WVEA Member Spotlight

Jo Frost

Jo Frost is a teacher at Woodrow Wilson High School in Raleigh County, where she is involved with the robotic program. She first applied for a position in Fayette County. She tells us, “I was offered a job in just a week. I was surprised that the situation in West Virginia was so dire, 15 years ago, that I would be a desirable candidate, even uncertified.” After the offer from Fayette, Jo took some time to consider the teaching profession. She took pedagogy classes at Concord University.

Within a year, she had taken enough to qualify for a “Transition to Teaching” program in math. “I felt like the support in that program was strong for novice teachers.” She felt teaching would provide stability for her family. She was first offered a position at Woodrow Wilson High School. She taught a brief stint at Shady Spring High School but returned to Woodrow Wilson, so she could also coach robotics.

Recently, Jo was nationally recognized as Coach of the Year at a JROTC drone competition event in Mississippi. She was nominated for the award by Sgt. Williams, the event planner. The award was for more than just winning competitions, it was for the positive experience she offers her students. She tells her students that competitions are for more than just winning, “we are there to play and learn. Our students do learn and build community through our volunteer services.” Sgt. Williams noticed how Jo stepped up and filled volunteer roles for the competition that needed to be staffed. Jo noted that even coaches need coaching from time to time and she has filled that role. There are two types of drone competitions in JROTC. Discovery Drones and ADC (Ariel Drone Competition). Discovery Drones is an outside, racing-style drone competition similar to the Drone Racing League.

The Ariel Drone Competition has students piloting drones through an obstacle course. The drones must be pre-programmed by the students and fly through the course autonomously. These types of competitions prepare students for careers in projects like NASA’s Dragonfly Mission that will send a drone to Titan, Saturn’s largest moon. Jo described the program, “Drone competitions have many aspects. There is coding for independent flying, a teamwork competition, and an engineering notebook competition to see if the team tracks their growth through engineering research procedures. Teams also interview with judges, so we often practice interview techniques because many students that are interested in flying drones may not be top rate communicators.” Regarding the latest competition in Mississippi, Jo told us, “I have coached ADC drones now for three years and I had enough JROTC cadet participants that I checked a box on the Robot Events site for a JROTC team. The nationals host cast a wide net, inviting our JROTC drone team to nationals, even though the team was less than a year old. As I do for every competition, our International Robotics Honor Society students also joined us in Mississippi to assist with running the competition.”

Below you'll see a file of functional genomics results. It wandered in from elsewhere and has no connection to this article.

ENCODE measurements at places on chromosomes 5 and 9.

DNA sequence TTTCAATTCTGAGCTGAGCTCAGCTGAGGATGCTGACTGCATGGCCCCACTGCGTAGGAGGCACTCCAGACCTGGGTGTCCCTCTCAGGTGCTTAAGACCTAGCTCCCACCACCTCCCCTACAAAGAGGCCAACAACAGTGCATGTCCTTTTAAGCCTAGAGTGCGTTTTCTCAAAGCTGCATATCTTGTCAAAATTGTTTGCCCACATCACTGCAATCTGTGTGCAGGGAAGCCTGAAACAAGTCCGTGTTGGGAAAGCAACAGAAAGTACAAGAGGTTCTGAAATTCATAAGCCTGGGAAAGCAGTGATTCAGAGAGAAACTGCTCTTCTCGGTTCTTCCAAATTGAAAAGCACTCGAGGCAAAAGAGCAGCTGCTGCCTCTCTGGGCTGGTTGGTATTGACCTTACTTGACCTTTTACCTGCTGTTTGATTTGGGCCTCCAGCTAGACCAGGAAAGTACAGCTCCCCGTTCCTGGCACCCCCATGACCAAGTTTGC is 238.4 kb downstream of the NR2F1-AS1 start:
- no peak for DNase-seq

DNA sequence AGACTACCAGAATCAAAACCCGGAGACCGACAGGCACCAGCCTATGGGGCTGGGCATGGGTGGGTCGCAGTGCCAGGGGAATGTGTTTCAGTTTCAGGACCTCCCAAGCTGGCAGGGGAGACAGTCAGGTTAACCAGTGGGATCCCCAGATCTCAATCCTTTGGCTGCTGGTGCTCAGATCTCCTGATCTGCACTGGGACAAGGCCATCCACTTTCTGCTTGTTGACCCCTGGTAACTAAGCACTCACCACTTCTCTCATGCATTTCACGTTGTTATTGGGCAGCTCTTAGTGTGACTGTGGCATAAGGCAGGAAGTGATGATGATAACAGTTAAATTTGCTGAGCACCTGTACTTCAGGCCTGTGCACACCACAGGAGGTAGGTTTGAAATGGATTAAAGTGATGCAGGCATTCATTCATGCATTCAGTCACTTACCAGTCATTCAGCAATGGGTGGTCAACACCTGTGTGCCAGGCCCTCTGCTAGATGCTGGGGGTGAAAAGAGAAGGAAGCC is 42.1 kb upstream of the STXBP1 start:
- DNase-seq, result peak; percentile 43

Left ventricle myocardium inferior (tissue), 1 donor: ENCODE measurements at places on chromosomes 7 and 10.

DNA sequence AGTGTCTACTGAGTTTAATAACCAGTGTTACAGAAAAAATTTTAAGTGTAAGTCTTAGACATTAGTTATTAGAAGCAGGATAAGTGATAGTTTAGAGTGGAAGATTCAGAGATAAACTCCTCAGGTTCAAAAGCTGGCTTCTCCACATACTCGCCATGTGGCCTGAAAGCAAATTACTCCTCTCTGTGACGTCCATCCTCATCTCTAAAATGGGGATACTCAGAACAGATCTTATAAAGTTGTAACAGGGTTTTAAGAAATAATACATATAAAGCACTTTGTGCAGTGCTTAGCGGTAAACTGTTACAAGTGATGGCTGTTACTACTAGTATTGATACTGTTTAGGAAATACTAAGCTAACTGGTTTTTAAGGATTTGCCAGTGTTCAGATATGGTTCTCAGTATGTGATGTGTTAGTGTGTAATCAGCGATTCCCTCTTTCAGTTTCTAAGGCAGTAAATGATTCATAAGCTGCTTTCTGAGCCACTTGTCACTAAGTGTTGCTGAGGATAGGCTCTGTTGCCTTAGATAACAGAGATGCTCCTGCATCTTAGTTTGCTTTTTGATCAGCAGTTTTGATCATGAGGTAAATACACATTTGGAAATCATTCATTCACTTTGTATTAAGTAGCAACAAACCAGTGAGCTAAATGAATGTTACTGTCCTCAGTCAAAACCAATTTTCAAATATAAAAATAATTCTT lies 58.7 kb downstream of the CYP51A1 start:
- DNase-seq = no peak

We asked Jo about her diverse background. Students are often “surprised that someone who has lived in places like the Italian Alps or Seoul Korea would be teaching their math class in Beckley, WV.” Jo feels that teaching is a rewarding profession and has had some great mentors along the way. “Teresa Epperly was my most patient mentor along the way.” In the robotics field she had several good mentors through the Katherine Johnson Education Research Center like Todd Ensign, John Holbrook, and Ryan Utzman. She also had Jim Higgins, previous coach and mentor through First Robotics Competition.

We asked her about her experiences taking the non traditional route into education. “Coming into education from alternative certification, I think we can stand to offer more grace to people who are willing to teach. I resent that we are a political football, gaining air time for candidates, because teachers give so much that is not documented or renumerated. I am so grateful to my mentors, and my colleagues, for their generosity in helping me grow as a teacher. Ultimately, there is always room to grow, no matter your path to teaching.”

She commented on some of her frustrations as well. “Teachers that do, do all the things. It is exhausting, and increases burnout. It would be beneficial in earlier teacher education programs, if it was emphasized that schools do not function well when teachers leave without commitment at the end of the work day. I would like to have more free time, and perhaps, more time for self-care, but I also have a passion for STEAM education in WV, which I believe is an underserved population. I came from a strong STEAM background in NC and WV is behind NC in the 1980’s in STEAM education, which frustrates the life out of me. I’m so grateful for the opportunities I’ve had through robotics and drones coaching, as well as the trust placed in me by my families. I would be happy to help start other teams across the state to grow opportunities for our students—they could travel to Mississippi after all!”